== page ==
In examining the aforementioned five questions related to the Princely States and British, DVG covers a panoramic sweep providing a detailed and highly nuanced picture of the political, social, economic, religious and cultural situation of India at the time. His treatment of and expositions on the conditions of British-ruled India and the freedom movement has already been covered in the earlier chapters.
The substance of DVG’s writing on the Princely States can be summarized as follows:
- A comprehensive picture of their present condition based on a thorough historical analysis.
- A balanced view that considers both the shortcomings and the value of the Princely States to India.
- Warnings, suggestions and recommendations to the Princely States on the urgent need for reform and the precise reforms that were required.
- The place and status of the Princely States after India eventually attained independence.
A key factor based on which DVG argues his case for the Princely States is the position of the King of England in the democratic republic of Great Britain: he is a Constitutional King. Given the overwhelming worldwide dominance of British power during that period, DVG considers it appropriate to call England as “our political Guru.” It was one thing for England to military conquer large parts of India but an entirely different thing to sustain such a massive and diverse country and ancient culture for so long. What was the character of such a world-power, which was also a constitutional monarchy and a democratic republic? DVG provides a tangential answer: “the rise of democracy does not mean the subversion of the throne.” Our “political Guru” had indeed retained this practice and custom, as old as civilization itself for a deep-rooted reason: the value of tradition in maintaining the continuity of the collective memories of a nation embodied in an overarching person who represents this. In DVG’s words, this Sovereign person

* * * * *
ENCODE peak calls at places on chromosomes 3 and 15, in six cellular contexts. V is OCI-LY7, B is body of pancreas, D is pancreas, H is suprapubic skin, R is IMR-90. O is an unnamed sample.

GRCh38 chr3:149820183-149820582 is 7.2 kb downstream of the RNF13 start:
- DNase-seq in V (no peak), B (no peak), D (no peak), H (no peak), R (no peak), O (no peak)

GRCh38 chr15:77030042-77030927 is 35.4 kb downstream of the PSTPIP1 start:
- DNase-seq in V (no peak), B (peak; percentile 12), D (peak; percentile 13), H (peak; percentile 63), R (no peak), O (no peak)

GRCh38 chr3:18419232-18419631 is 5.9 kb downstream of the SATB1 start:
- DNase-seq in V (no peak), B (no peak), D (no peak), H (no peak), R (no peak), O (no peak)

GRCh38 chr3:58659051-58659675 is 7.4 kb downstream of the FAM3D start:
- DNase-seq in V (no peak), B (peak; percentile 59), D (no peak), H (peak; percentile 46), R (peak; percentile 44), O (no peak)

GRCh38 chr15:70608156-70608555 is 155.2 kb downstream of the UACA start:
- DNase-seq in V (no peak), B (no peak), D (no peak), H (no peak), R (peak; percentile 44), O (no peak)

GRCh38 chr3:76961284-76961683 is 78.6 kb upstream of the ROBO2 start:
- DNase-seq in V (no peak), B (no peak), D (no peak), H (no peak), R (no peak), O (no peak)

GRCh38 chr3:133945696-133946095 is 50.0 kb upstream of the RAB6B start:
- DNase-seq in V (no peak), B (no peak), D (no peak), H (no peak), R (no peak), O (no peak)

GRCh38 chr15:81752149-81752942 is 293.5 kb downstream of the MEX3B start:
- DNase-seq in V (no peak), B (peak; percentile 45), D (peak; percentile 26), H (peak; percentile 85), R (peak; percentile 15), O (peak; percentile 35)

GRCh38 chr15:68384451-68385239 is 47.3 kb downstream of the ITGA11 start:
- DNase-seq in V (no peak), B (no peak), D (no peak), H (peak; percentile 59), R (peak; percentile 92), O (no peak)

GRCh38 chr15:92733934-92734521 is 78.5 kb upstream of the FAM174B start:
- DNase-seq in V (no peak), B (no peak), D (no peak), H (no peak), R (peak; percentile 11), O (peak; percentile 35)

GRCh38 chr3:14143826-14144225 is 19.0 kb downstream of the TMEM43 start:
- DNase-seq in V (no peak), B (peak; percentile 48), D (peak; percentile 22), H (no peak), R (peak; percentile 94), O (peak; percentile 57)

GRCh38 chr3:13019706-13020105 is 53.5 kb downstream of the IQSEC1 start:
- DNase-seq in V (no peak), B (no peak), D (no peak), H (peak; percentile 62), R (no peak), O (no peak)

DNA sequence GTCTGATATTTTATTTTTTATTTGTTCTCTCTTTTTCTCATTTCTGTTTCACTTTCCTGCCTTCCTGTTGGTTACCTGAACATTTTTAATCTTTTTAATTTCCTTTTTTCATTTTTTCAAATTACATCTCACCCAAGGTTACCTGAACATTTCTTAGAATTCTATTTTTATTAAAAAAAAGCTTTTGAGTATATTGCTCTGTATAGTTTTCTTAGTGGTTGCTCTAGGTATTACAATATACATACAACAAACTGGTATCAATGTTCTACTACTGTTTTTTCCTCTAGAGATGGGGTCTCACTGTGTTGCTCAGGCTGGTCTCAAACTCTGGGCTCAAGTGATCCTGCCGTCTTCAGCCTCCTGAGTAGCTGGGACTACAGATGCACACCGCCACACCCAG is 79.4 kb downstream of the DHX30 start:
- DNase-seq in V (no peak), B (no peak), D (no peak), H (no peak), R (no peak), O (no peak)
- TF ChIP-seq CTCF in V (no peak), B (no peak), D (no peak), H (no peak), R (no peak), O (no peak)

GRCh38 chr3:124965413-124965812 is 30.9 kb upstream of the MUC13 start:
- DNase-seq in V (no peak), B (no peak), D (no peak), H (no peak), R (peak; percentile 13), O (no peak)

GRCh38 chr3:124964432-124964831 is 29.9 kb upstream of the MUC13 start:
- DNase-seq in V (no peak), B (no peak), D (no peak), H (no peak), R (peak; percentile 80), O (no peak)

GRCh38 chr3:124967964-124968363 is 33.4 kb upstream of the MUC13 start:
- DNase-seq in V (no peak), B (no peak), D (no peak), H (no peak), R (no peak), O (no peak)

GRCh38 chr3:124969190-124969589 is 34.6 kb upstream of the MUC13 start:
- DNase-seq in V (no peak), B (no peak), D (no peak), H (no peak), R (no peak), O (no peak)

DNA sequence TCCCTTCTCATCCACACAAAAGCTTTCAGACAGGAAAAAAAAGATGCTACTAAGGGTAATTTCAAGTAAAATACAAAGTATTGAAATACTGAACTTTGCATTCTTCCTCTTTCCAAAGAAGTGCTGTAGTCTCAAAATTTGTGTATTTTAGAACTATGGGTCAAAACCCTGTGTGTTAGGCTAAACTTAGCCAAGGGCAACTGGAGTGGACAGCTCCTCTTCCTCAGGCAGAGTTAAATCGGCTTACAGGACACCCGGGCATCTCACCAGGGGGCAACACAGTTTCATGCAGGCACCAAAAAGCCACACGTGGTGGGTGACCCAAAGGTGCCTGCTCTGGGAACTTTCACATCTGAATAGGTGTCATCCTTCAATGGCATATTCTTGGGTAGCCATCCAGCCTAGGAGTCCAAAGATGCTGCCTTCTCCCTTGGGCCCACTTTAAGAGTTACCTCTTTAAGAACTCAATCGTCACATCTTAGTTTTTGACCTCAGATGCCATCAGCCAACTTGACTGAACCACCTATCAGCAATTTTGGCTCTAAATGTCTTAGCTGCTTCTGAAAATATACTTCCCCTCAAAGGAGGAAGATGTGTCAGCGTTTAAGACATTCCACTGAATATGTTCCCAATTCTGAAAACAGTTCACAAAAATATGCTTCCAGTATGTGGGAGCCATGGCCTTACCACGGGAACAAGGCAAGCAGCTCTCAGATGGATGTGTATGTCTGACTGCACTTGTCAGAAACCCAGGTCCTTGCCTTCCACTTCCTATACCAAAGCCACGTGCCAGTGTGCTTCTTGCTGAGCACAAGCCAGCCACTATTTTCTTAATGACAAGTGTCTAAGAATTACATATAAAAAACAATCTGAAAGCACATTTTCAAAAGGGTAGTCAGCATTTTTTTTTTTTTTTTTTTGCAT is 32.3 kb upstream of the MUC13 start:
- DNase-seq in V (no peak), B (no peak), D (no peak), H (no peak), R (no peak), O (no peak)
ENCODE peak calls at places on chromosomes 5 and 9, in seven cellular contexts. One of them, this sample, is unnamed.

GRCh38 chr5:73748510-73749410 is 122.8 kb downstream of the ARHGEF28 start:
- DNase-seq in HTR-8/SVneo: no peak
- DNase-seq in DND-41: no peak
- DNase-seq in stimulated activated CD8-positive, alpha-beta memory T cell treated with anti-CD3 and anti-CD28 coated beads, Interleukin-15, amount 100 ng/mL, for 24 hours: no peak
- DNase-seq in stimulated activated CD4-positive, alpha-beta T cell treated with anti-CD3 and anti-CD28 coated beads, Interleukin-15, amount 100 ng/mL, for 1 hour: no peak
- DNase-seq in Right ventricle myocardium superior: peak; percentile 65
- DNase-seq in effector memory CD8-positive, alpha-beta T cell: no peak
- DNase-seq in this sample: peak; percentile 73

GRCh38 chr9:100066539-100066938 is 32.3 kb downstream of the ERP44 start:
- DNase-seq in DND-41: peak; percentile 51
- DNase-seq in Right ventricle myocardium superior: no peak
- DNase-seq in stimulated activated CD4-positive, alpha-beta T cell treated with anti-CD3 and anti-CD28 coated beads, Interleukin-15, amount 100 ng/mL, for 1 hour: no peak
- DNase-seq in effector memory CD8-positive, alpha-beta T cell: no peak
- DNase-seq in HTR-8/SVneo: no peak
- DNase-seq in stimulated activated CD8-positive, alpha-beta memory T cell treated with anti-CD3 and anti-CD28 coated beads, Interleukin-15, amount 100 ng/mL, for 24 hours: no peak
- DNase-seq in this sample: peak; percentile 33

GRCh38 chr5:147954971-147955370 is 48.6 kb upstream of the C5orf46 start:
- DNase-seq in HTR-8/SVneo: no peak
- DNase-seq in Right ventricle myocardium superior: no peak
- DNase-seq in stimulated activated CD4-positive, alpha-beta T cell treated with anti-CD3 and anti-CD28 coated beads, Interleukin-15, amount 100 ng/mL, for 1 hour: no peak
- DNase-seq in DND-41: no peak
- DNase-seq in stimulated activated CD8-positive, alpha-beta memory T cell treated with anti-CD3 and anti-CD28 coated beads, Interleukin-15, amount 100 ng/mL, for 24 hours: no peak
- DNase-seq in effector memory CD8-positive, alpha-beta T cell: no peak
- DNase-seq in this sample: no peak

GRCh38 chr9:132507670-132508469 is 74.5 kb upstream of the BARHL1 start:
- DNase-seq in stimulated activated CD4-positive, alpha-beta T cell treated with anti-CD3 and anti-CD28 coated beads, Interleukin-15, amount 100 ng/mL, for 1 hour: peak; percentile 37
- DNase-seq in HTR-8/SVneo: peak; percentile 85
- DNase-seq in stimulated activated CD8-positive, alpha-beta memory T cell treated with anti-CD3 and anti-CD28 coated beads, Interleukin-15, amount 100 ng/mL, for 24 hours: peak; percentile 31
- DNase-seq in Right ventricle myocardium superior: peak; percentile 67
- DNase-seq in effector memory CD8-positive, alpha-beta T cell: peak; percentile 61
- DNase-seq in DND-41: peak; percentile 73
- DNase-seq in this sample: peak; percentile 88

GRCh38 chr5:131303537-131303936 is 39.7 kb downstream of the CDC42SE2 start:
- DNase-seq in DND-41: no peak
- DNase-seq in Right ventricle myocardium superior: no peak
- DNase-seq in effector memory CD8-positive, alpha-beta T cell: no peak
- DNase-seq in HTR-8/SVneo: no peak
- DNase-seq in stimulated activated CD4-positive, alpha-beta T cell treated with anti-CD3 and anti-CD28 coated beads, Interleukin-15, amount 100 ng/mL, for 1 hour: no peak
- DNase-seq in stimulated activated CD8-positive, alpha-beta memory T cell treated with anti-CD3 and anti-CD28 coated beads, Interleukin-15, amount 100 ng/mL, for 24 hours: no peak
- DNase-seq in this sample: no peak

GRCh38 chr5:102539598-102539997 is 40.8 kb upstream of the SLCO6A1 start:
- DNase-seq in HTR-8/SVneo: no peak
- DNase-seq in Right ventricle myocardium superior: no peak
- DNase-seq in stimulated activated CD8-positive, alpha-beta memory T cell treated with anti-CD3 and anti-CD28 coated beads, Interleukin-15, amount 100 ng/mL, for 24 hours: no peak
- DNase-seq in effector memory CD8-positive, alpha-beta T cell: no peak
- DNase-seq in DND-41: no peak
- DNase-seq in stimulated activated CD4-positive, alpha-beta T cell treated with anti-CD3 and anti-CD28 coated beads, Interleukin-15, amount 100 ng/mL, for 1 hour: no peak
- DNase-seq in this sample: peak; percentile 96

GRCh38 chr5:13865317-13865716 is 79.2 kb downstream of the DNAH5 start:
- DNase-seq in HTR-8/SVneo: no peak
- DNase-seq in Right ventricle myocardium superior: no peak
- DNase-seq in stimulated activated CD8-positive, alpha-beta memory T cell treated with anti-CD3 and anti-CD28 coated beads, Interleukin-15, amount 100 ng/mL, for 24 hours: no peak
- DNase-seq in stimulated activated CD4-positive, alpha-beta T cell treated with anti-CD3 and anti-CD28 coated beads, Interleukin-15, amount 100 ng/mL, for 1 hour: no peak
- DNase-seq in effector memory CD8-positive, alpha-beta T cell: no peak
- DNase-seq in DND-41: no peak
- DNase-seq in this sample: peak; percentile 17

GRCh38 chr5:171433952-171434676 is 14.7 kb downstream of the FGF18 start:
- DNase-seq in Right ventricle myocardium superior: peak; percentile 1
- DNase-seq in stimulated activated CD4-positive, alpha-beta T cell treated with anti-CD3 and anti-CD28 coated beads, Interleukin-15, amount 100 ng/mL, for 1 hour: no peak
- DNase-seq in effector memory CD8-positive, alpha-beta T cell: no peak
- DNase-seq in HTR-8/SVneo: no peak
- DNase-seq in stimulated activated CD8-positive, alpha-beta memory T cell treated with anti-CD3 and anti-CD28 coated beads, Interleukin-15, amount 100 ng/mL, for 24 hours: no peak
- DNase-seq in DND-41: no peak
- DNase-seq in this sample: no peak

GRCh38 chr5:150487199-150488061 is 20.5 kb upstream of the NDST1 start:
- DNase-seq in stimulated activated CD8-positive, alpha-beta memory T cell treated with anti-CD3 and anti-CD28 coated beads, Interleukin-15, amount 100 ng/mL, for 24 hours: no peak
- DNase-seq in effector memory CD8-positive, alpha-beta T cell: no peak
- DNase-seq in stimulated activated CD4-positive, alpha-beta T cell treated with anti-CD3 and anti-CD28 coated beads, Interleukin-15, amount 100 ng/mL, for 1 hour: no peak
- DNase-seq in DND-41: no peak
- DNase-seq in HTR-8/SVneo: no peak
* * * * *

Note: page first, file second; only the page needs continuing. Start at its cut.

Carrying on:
impresses the common people as the very personification of the State, evokes their patriotism and secures their ready confidence for the government…[and] sets a high example of civic and social virtues with an influence which none else can command…He is the centre and the moving force, but not the manufacturing part of the machinery.
Both history and experience show that while the monarch’s administration could be criticized for its faults, the monarch as a person was mostly regarded with awe and exalted respect. This largely holds true even today for the Queen of England.
DVG divides this British political system into two parts: